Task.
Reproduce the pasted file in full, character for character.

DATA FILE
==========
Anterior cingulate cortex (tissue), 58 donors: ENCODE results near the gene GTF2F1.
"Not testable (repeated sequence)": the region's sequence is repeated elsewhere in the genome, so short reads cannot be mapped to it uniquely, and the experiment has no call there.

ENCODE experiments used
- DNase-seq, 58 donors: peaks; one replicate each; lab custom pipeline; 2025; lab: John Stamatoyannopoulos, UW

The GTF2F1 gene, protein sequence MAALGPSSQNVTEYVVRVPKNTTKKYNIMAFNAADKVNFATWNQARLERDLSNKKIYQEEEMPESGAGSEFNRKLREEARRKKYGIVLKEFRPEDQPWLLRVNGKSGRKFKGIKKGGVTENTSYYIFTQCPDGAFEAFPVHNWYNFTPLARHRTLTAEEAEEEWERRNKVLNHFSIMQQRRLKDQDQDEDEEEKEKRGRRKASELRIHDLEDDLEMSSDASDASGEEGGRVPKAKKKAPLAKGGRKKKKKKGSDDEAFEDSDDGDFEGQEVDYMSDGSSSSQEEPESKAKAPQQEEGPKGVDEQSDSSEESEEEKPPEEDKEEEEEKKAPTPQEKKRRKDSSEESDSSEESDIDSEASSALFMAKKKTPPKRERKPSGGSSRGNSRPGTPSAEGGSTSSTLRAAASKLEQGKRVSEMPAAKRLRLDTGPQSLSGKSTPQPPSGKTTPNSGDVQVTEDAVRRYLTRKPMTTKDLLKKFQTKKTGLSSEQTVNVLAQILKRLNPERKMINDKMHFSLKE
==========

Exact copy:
Anterior cingulate cortex (tissue), 58 donors: ENCODE results near the gene GTF2F1.
"Not testable (repeated sequence)": the region's sequence is repeated elsewhere in the genome, so short reads cannot be mapped to it uniquely, and the experiment has no call there.

ENCODE experiments used
- DNase-seq, 58 donors: peaks; one replicate each; lab custom pipeline; 2025; lab: John Stamatoyannopoulos, UW

The GTF2F1 gene, protein sequence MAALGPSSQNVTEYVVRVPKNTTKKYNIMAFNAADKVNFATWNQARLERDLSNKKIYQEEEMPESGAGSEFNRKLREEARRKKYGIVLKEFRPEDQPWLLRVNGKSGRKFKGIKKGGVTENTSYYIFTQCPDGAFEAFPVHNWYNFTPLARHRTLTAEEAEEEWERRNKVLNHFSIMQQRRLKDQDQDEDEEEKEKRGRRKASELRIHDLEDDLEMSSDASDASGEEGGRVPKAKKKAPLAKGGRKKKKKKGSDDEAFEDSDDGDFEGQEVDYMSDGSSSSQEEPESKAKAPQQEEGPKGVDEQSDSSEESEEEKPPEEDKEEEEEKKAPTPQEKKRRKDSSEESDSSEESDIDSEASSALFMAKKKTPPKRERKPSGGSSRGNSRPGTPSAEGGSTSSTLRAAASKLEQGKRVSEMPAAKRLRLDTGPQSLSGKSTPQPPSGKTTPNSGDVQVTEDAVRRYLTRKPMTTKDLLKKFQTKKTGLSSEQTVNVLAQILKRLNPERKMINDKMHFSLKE